How to Work Effectively with Level 3 Resistance

Monday, January 3rd, 2011


by Rick Maurer

Level 3 is the deepest, most firmly entrenched form of opposition to any change. The problems are big and may appear overwhelming. (In Level 1 resistance, people don’t go along because they don’t understand or don’t agree with your interpretation of the data. Level 2 comes from a fear of what the change will mean.) In Level 3, people are opposing you. This resistance could be based on your history together, conflicting values, or who you represent (i.e. union versus management, differences in race or culture.) 

Some Tools for Working with Level Three 


1. Continually work on building relationships. Mistrust will remain high. Rumors and assumptions can derail negotiations instantly. The only hope is to keep doing everything you can to build trust.

2. Begin small. Begin working on issues where all sides see a benefit in proceeding, and all sides see that a mutual win is possible. Some corporations and unions began weakening Level 3 issues by working on issues that were important but not at the center of their struggle. For example, safety concerns could be one of those common ground issues. Both sides think it is important and both sides have similar goals.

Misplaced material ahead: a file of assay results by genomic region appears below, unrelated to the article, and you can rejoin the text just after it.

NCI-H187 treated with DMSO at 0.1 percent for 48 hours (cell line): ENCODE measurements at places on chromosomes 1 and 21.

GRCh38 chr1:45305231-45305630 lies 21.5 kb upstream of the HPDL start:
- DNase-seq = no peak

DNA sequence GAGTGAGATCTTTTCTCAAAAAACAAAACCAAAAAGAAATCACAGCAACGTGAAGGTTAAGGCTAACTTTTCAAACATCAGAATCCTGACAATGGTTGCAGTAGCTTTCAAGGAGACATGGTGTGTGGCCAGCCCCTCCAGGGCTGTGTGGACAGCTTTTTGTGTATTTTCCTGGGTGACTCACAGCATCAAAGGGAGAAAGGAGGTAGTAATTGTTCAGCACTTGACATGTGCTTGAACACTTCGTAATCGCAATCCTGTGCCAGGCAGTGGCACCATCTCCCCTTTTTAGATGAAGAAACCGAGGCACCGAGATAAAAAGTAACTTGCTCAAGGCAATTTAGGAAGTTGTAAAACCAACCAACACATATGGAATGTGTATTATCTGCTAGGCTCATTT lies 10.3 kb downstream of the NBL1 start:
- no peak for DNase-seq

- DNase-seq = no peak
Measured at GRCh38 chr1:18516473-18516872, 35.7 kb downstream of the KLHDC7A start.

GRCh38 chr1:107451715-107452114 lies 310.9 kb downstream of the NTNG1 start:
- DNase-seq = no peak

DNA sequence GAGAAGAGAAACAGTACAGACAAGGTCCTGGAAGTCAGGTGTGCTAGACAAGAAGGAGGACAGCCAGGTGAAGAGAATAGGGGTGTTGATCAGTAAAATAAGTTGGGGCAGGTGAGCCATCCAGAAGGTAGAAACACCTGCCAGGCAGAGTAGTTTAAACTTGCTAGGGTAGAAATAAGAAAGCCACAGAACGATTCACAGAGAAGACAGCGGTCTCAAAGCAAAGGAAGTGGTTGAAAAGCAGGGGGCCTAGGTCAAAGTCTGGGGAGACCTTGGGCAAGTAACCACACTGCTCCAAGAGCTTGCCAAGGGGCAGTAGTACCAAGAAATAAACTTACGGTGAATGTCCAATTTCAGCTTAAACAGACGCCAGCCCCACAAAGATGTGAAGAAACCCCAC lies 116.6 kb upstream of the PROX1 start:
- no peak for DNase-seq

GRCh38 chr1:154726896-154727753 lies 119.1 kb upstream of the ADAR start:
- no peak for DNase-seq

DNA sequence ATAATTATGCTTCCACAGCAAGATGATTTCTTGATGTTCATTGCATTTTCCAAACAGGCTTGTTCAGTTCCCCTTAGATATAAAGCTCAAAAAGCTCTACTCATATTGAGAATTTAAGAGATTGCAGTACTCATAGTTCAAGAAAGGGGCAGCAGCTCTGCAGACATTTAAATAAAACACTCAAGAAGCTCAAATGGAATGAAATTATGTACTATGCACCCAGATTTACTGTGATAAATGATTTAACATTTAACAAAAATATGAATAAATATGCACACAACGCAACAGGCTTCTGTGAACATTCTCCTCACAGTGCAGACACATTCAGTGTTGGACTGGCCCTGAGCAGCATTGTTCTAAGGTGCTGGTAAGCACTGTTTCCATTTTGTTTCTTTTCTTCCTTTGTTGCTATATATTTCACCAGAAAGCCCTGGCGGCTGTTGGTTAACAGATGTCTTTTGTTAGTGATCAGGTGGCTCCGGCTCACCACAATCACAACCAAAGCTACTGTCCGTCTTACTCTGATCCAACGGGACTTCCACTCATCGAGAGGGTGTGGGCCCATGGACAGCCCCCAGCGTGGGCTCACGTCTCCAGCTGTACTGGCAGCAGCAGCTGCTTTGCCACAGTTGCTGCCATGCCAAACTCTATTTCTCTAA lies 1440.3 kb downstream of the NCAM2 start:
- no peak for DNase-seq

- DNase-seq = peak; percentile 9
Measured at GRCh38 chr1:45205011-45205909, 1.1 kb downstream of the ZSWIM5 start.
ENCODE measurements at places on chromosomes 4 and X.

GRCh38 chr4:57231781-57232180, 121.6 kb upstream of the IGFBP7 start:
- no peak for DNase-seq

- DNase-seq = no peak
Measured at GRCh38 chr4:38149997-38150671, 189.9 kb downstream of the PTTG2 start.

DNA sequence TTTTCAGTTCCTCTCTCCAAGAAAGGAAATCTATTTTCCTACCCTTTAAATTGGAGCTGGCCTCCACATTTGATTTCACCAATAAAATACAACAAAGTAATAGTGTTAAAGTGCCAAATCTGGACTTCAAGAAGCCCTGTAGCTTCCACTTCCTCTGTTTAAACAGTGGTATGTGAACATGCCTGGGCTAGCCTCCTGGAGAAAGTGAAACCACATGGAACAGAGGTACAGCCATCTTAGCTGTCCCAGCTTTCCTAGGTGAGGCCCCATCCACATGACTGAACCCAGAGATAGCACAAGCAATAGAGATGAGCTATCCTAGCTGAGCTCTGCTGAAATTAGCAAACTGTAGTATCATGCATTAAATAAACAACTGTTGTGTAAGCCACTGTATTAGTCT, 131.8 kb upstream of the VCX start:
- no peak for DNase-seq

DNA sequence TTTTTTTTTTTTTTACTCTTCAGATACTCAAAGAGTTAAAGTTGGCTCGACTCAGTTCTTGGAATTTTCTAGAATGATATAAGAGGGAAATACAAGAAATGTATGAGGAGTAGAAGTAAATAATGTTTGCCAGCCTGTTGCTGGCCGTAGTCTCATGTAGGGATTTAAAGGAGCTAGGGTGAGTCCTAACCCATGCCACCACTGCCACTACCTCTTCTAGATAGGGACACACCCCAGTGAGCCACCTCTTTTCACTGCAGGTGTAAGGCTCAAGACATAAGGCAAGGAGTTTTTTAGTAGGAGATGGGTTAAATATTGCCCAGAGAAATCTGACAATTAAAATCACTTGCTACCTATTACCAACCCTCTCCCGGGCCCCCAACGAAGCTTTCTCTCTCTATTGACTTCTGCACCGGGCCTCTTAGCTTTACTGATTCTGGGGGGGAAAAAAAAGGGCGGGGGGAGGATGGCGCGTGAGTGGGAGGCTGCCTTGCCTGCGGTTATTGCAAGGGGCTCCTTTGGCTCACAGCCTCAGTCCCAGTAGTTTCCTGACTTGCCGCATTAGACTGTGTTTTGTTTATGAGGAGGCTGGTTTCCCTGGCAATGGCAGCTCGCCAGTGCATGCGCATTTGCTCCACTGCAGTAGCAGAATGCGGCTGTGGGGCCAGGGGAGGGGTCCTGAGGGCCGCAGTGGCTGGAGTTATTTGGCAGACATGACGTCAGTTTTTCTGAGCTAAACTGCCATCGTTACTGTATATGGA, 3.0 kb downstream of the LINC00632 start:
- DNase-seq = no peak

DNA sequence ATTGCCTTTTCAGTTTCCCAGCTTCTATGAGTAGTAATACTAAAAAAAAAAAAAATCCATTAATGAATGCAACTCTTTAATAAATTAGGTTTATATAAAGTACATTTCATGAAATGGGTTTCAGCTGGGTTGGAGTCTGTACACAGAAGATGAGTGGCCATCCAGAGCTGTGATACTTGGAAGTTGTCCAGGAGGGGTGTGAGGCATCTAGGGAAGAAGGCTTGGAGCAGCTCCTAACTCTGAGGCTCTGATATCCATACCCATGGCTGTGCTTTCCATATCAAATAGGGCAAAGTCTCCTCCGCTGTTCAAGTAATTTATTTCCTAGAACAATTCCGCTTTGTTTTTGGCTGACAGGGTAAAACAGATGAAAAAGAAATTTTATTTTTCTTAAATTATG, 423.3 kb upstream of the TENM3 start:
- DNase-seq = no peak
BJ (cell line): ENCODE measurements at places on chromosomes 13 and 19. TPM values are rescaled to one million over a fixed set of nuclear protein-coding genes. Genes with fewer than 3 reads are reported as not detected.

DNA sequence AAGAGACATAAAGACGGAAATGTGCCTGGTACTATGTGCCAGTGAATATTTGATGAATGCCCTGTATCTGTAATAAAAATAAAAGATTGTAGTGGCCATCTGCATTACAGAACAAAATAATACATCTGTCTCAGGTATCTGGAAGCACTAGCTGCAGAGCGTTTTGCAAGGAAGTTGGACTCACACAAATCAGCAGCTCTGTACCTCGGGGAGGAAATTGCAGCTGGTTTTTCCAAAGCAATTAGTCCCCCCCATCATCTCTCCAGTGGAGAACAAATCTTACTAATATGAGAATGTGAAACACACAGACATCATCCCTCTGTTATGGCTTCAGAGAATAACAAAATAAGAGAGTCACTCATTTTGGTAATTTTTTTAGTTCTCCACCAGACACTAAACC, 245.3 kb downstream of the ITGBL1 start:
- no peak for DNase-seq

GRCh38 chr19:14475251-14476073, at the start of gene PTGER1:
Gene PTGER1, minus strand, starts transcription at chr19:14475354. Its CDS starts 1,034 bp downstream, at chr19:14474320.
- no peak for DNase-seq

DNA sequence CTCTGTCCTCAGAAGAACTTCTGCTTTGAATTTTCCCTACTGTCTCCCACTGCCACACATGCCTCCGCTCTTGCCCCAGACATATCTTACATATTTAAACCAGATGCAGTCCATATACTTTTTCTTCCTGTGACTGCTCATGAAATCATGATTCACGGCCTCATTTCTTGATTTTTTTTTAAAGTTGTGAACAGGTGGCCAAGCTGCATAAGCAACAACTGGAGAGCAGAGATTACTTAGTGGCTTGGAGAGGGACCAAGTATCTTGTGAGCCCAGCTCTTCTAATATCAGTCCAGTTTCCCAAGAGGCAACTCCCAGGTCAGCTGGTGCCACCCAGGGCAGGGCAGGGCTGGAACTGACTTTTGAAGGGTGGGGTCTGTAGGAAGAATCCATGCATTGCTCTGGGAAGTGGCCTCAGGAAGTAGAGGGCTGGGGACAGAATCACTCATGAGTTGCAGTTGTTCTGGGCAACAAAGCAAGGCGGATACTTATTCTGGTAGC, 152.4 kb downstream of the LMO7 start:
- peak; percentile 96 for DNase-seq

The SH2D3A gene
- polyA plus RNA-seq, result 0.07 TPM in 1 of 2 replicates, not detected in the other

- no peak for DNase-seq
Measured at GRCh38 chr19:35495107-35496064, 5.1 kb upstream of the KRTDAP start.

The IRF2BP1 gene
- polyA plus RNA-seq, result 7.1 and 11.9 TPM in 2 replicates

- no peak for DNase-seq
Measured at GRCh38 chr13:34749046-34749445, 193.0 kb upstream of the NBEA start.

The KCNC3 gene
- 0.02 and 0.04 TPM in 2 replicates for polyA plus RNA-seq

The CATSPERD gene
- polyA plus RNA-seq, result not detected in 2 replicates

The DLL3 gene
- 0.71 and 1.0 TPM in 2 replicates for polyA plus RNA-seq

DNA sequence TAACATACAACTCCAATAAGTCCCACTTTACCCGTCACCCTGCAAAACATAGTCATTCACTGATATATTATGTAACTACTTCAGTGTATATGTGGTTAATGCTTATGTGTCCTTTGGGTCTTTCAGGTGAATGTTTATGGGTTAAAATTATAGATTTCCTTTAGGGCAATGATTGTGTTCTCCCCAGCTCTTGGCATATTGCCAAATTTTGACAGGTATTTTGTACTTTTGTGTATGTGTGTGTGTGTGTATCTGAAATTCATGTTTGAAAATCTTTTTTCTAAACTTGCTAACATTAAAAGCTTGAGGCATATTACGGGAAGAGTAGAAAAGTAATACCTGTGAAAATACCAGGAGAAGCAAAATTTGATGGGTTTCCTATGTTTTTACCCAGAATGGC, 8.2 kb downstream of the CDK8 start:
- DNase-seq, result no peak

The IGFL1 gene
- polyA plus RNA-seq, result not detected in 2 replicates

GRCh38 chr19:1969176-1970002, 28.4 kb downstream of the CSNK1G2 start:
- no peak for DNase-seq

3. Candid conversation is vital. Learn the skills of dialogue.

4. Support yourself. It is easy to get defensive and blow it. Individuals should do whatever it takes to be emotionally prepared to engage others. People get ready in various ways, but thorough preparation, sleep, exercise, and giving yourself sufficient time to hold the meeting can help. And breathing exercises are one of the most important things you can do to calm yourself before tense encounters.

5. Get people deeply involved in changes that affect them. Real Time Strategic Change is an example of one approach. A planning group made up of a cross-section of those who have a stake in the process and the outcome is formed. A meeting is held that invites up to 500 people to dissect this plan and create a new plan that meets a wide variety of interests. (see Real Time Strategic Change by Robert Jacobs, or Whole Scale Change by Dannemiller Tyson Associates, both published by Berrett-Koehler.)

Whatever approach you choose must be done in collaboration with the people who oppose you. Lack of trust is the major reason why they resist. Trying to inflict any strategy, no matter how well-intended – will fail.

6. Be prepared for setbacks. Working with Level 3 is extremely difficult. No single meeting will turn things around. Trust is difficult to build and easy to destroy. For example, even if forgetting to invite someone in on a conference call was a simple oversight, it could destroy weeks of good work between you.

7. Be prepared to walk away. There will be times when the risk or energy required isn’t worth it. In those instances, have the courage to walk away. You’ll be happier.

It is possible to work with Level 3; it just takes time. As Woody Allen once said, “The lions might lie down with the lambs, but the lambs won’t get much sleep.”



© 1994-2009 Rick Maurer. Rick uses his Change without Migraines™ to advise organizations on how to lead change effectively. He is author of many books including Beyond the Wall of Resistance. Recently, he created the Change Management Open Source Project, a free resource for people interested in change in organizations.